oriented education, and richer
students can afford to take liberal
arts at UBC, said Morgan who added a small minority of highly
motivated students, less than ten
per cent of the students who take
transfer programs, actually transfer
to universities.
Post  secondary institutions  are
also dominated and run by white
middle class males, she told the audience.
Stephen Leary, of the Downtown
Eastside Residents Association and
former member of CFS, said the
provincial government believes it is
"good business" to use post secondary education for training.
"Critical thinking is being
discouraged,and the Socreds don't
take kindly to criticism," he said
John Waters, president of the
College    Institute    Educators'
"(But) I was pleased to see the
provincial government was so
afraid of us as to have to release this
communique," Donaldson said.
"They were trying to take the wind
out of our sails. It actually increased our media attention."
On the day of the march, the provincial cabinet was meeting in
Shelburne, N.S., about 150 km
from Halifax, in preparation for a
throne speech at the end of
February. Students hope the march
will influence statements about
education in the speech from the
throne.
ghettoizes
Association, said funding for post
secondary education has been
driven by "buzz" concepts.
"Restraint, cost-effectiveness, efficiency ... all make you feel good
inside," he said. "They are all trigger words developed in the minds of
advertising executives."
The conference, organized by the
Simon Fraser student society, included Gordon Shrimpton, University of Victoria faculty association
president, and William Saywell,
SFU president.
simplify their spelling and has
drawn up 13 rule changes as phase
one of the project.
Despite the enormity of the task,
Culp says it is inevitable that we will
revise our spelling.
"The present system is so irrational, it will collapse like a house
of cards."
Already, he notes, there have
been some changes, primarily in
American usage. The "our" ending
is changing to "or", "re" as in centre to "er" and simplified words
like "nite" and "thru" are popping
up.
Culp admits there are difficulties
in trying to overhaul a spelling
system and says some have been
overcome while others are unresolved.
People will still be able to read
books written in the old way, he
says, because the new system will be
phased in. Eventually, the old
books will wear out and ones with
revised spelling will be published.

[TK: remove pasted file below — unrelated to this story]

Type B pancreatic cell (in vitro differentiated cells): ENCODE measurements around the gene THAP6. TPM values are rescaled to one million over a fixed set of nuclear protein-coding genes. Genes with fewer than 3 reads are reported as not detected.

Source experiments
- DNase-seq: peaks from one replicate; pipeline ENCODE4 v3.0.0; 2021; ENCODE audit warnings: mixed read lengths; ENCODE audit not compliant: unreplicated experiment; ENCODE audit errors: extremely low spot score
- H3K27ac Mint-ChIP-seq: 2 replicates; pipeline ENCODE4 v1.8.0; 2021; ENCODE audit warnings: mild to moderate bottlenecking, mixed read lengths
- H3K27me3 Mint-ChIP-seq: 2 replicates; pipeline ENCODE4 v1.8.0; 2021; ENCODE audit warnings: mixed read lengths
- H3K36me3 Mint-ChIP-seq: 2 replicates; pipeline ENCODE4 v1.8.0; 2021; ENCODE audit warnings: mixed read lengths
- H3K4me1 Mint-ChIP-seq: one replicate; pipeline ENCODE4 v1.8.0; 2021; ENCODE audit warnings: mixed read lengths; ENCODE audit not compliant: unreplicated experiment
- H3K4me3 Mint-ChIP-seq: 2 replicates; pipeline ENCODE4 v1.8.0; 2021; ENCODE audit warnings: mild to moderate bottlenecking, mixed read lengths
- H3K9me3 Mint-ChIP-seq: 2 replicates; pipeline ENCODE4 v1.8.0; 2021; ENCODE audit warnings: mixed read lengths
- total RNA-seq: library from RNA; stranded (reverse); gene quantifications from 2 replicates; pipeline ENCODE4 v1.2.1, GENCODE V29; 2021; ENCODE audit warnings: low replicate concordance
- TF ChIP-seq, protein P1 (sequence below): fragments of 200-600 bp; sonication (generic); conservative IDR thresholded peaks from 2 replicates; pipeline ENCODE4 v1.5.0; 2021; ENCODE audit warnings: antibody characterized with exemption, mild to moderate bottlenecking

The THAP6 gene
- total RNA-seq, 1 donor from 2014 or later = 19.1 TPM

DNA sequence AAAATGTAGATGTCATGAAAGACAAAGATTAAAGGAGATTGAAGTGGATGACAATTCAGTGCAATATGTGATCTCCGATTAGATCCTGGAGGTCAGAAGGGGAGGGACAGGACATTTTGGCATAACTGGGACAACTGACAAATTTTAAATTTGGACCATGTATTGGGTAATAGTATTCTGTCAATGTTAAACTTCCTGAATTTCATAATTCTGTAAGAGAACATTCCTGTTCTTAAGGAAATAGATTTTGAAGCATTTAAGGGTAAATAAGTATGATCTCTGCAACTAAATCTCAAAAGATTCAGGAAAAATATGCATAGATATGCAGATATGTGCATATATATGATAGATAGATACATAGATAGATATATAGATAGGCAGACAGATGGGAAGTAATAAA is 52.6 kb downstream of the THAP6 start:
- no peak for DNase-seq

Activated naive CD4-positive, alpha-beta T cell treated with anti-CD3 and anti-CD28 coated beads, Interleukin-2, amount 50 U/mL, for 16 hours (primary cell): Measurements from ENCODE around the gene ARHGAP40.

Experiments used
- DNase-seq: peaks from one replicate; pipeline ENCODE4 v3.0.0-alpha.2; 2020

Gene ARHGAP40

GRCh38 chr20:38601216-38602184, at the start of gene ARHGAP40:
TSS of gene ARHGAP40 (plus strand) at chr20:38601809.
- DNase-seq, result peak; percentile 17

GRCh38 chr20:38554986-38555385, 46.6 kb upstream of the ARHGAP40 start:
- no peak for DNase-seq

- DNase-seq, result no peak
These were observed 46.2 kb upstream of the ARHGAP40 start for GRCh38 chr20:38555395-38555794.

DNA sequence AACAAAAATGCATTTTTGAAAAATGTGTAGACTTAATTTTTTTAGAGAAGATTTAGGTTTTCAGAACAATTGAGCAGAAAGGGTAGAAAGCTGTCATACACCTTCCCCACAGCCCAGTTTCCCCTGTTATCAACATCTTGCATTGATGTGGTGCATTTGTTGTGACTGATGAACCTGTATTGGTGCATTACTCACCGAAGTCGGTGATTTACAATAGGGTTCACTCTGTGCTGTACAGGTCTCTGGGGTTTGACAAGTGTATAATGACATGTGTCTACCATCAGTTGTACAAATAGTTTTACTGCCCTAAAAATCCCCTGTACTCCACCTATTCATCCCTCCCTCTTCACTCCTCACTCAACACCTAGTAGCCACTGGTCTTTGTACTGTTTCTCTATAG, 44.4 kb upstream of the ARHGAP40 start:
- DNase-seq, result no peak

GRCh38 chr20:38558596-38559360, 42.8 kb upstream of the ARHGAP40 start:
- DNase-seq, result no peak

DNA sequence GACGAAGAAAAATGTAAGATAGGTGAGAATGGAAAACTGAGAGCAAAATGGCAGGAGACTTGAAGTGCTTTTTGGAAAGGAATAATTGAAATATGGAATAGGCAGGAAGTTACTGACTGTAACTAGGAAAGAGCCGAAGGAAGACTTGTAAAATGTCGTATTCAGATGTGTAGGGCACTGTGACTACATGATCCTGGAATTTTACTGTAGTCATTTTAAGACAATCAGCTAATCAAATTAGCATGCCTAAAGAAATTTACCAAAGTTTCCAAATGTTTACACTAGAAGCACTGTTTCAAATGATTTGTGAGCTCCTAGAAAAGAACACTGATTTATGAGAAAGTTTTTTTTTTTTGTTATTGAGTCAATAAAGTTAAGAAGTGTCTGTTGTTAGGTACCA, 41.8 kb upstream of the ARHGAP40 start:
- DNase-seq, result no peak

As for learning a new system,
Culp says it will be simple, especially for young people who aren't as
tied to the old style.
"The more you use it the more
comfortable you become with it,"
says the Toronto high school
teacher. "It's become very difficult
for me to spell in the normal way."
However, there are snags. Culp
says about 16 new letters will be
needed and admits there will be problems because different countries
pronounce words different ways.
Culp won't say how many
members the society has, only that
they're "thinly spread" across
Canada. The group has plans for a
dictionary and a newspaper to
spread the gospel of simplified
spelling.
In the past, there have been attempts in other countries to reform
spelling, some more successful than
others. Portuguese, Dutch, Turkish
and Chinese have all undergone
reforms.
A Simplified Spelling Society
cropped up in Britain at the end of
the last century, enlisting the support of notables like George Bernard Shaw and Lord Baden-Powell.
However, the society's calls went
unheeded.
Students frustrated with spelling
can writelo Gulp at 240 Russell Hill
Rd. in Toronto, M4V 2T2.
Council votes to decertify student journalism society
OTTAWA (CUP) — Carleton
student council stood firm on its
decision Feb. 20 to decertify the student journalism society for inviting
the South African ambassador to
participate in a campus debate.
After an emotional and often
confusing three-hour debate before
a crowd of 150 students, council
voted 18 in favour — five opposed
to a motion to decertify the club.
Decertification means the journalism society won't get free access
to campus services or the campus
security that will be necessary for
the ambassador, Glen Babb, to
speak.
The   student   councii   executive
had suspended the society status as
a university club a week earlier, saying the club's invitation violated
council policy to sever all links with
the apartheid regime and its
backers.
The society's vice-president, Rob
Mackenzie, said that the council ruling does not mean they will
withdraw the invitation to Babb.
"We were shot down tonight, but
we'll be back tomorrow."
Carleton's anti-apartheid group
(CAAG), which opposed Babb's
appearance on campus, did not initiate the move to decertify the journalism society. But the originator of
the motion to sever links with apar
theid said he was pleased at the outcome. "It's not exactly a victory for
CAAG, but this meeting could have
produced a severe set-back for us,"
said Paul Gross.
The council also voted to have a
committee review the original anti-
apartheid policy.
The journalism society has tentatively confirmed Canadian journalist Peter Kent to oppose Babb in